One of Africa’s newest and highest-passenger-capacity airports has added new layers of security thanks to an equipment grant provided through the U.S. Department of State’s Antiterrorism Assistance (ATA) Program. This valuable aviation-security assistance is part of the Counterterrorism Partnerships Fund, provided by the Bureau of Counterterrorism with the goal of reducing the ability of terrorist organizations to pass through major ports of entry. The equipment delivery and related training was implemented and managed by the Diplomatic Security Service.
On August 1, 2019, U.S. Ambassador to Senegal Tulinabo Mushingi and Senegalese Tourism and Air Transport Minister Alioune Sarr officially inaugurated new scanning equipment at the passenger checkpoint for outbound flights inside Blaise Diagne International Airport, about 25 miles east of the Senegalese capital of Dakar.
“The type of cooperation we pursue is a win-win partnership. Through TSA inspections and assessments, the U.S government identifies areas of improvement and at the same time offers solutions that work for all of us. These new security screening machines are a testament of this exemplary cooperation,” said Ambassador Mushingi as he addressed guests and the media.
“The United States, through TSA and ATA, is a willing partner with the Senegalese to meet and sustain International Civil Aviation Organization standards and counter the threat of transnational terrorism against commercial aviation,” he said. Speaking in the local Wolof language he added, “United we win.”
Minister Sarr added, “I would like to take this opportunity to warmly congratulate our friends from the United States Embassy who, as they say, do not limit themselves to preserving only their own security but also that of the Senegalese people and all users of our airport.”
The equipment grant, worth more than $800,000, was the latest component of a broader $1.6 million aviation security-enhancement program provided by ATA. This past spring, ATA delivered mentoring and training in airport security management and airport patrol management to civil and law enforcement authorities from the seven agencies responsible for Senegal’s airport and aviation security.
Blaise Diagne International Airport opened in December 2017 with an initial capacity to handle three million passengers per year, but that capacity is expected to rise to 10 million passengers per year, making it one of the highest-capacity airports in Africa. That high capacity, coupled with the fact that Blaise Diagne is the closest airport on the African continent to the Americas, is expected to make the airport a major international transit hub for West Africa.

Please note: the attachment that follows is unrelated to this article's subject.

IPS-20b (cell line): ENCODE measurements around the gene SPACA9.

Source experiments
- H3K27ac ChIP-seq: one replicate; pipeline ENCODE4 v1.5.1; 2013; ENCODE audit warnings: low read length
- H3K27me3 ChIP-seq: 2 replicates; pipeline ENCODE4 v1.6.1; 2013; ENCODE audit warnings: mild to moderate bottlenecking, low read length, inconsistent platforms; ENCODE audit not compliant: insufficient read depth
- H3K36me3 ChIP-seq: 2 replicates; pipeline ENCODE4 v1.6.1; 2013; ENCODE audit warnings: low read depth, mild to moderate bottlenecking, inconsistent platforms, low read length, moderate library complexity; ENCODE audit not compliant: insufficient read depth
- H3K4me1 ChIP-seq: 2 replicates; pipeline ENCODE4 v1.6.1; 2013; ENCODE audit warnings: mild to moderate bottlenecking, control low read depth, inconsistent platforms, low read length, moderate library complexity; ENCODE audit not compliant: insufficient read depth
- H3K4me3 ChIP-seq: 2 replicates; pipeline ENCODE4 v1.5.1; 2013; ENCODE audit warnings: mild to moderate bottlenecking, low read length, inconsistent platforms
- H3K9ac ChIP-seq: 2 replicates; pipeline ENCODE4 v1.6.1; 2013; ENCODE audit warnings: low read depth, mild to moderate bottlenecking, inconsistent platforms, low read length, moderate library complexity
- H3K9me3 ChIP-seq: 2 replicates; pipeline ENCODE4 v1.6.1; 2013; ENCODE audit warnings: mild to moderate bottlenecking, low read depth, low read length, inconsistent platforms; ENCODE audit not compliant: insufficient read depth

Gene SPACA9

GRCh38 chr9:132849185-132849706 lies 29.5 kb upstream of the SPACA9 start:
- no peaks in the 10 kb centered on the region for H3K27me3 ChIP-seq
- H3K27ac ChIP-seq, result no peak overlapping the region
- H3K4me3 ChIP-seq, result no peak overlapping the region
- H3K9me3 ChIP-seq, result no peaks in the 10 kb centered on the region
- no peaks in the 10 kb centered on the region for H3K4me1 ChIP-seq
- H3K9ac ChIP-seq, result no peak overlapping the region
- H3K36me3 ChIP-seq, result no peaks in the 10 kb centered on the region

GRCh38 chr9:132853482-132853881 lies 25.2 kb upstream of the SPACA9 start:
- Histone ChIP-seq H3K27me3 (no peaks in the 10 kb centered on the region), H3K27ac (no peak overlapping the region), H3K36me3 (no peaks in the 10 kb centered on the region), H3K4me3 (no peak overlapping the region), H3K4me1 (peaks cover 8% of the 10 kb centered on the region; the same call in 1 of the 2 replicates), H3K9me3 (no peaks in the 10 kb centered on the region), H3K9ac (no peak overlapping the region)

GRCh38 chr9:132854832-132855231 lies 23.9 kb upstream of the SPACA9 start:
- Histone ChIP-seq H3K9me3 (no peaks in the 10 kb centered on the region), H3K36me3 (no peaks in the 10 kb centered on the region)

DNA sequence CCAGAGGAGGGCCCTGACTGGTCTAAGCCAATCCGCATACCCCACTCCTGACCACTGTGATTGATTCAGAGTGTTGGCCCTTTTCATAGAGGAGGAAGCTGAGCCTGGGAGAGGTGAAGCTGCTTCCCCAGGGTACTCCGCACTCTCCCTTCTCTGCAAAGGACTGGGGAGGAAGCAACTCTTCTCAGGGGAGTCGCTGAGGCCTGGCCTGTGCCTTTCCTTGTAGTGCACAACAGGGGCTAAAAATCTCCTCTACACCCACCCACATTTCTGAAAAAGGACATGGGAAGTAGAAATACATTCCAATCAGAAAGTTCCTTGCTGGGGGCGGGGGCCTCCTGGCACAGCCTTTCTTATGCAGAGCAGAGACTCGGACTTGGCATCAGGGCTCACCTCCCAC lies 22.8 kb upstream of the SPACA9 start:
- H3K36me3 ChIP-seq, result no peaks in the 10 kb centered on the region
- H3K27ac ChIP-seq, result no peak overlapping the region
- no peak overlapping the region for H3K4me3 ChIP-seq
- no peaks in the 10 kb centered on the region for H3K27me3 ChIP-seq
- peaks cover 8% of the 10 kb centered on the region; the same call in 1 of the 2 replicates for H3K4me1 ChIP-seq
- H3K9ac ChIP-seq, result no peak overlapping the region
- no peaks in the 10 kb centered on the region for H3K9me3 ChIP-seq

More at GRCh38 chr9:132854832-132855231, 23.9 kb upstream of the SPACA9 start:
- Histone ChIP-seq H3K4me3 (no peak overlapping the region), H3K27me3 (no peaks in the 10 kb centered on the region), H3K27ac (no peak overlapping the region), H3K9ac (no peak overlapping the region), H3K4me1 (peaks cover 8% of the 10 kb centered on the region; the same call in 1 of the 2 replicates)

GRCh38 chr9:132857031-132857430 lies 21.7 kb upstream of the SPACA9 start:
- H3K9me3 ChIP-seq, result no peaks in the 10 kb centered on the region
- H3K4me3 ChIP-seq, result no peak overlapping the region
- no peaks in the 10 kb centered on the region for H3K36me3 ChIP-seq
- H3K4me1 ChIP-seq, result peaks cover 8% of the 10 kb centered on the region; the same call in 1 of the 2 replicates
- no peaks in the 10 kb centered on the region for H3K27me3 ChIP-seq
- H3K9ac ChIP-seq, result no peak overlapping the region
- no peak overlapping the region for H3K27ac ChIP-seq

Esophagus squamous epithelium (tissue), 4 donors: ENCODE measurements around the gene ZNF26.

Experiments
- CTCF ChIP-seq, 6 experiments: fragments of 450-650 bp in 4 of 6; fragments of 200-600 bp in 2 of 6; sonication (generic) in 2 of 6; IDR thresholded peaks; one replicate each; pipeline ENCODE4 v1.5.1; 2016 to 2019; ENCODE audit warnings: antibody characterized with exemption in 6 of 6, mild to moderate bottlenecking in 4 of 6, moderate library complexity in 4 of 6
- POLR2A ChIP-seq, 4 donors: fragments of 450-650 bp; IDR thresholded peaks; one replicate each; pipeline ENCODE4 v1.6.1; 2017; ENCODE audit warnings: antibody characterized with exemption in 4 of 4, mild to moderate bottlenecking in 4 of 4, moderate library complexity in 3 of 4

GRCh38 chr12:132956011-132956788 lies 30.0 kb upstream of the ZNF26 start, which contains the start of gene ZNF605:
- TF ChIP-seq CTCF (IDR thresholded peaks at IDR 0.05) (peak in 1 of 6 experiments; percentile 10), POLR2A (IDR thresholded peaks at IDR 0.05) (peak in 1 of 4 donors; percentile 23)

The enhancement program was not limited to new equipment, but also included training for airport personnel. Conducted in partnership with the Transportation Security Administration (TSA), the ATA training focused on maintaining and improving the airport’s security in accordance with International Civil Aviation Organization and TSA standards.
In two separate 2-week sessions in April, ATA trained 81 participants in airport patrol and security management. Through discussion and exercises, the ATA instructors helped Senegalese aviation officials acquire skills necessary to plan, manage, and supervise effective foot patrols as part of an overall airport security program. The courses also covered current local, regional, and global criminal and terrorist threats to airports/aviation; the collection, analysis, and exploitation of criminal intelligence; task force operations; and, the development and execution of patrol/inspection plans and operations.
The ATA training, mentorship, and equipment have increased Senegalese aviation officials’ awareness of the benefits of alert, efficient management of security resources, as well as the importance of contingency planning for special events, on-going training, and testing of security processes and personnel to maintain proficiency and vigilance. Senegal and travelers through Blaise Diagne International Airport are safer for these efforts.
About the Author: Tom Scarantino is the West Africa Program Manager in the Office of Antiterrorism Assistance in the U.S. Department of State’s Diplomatic Security Service.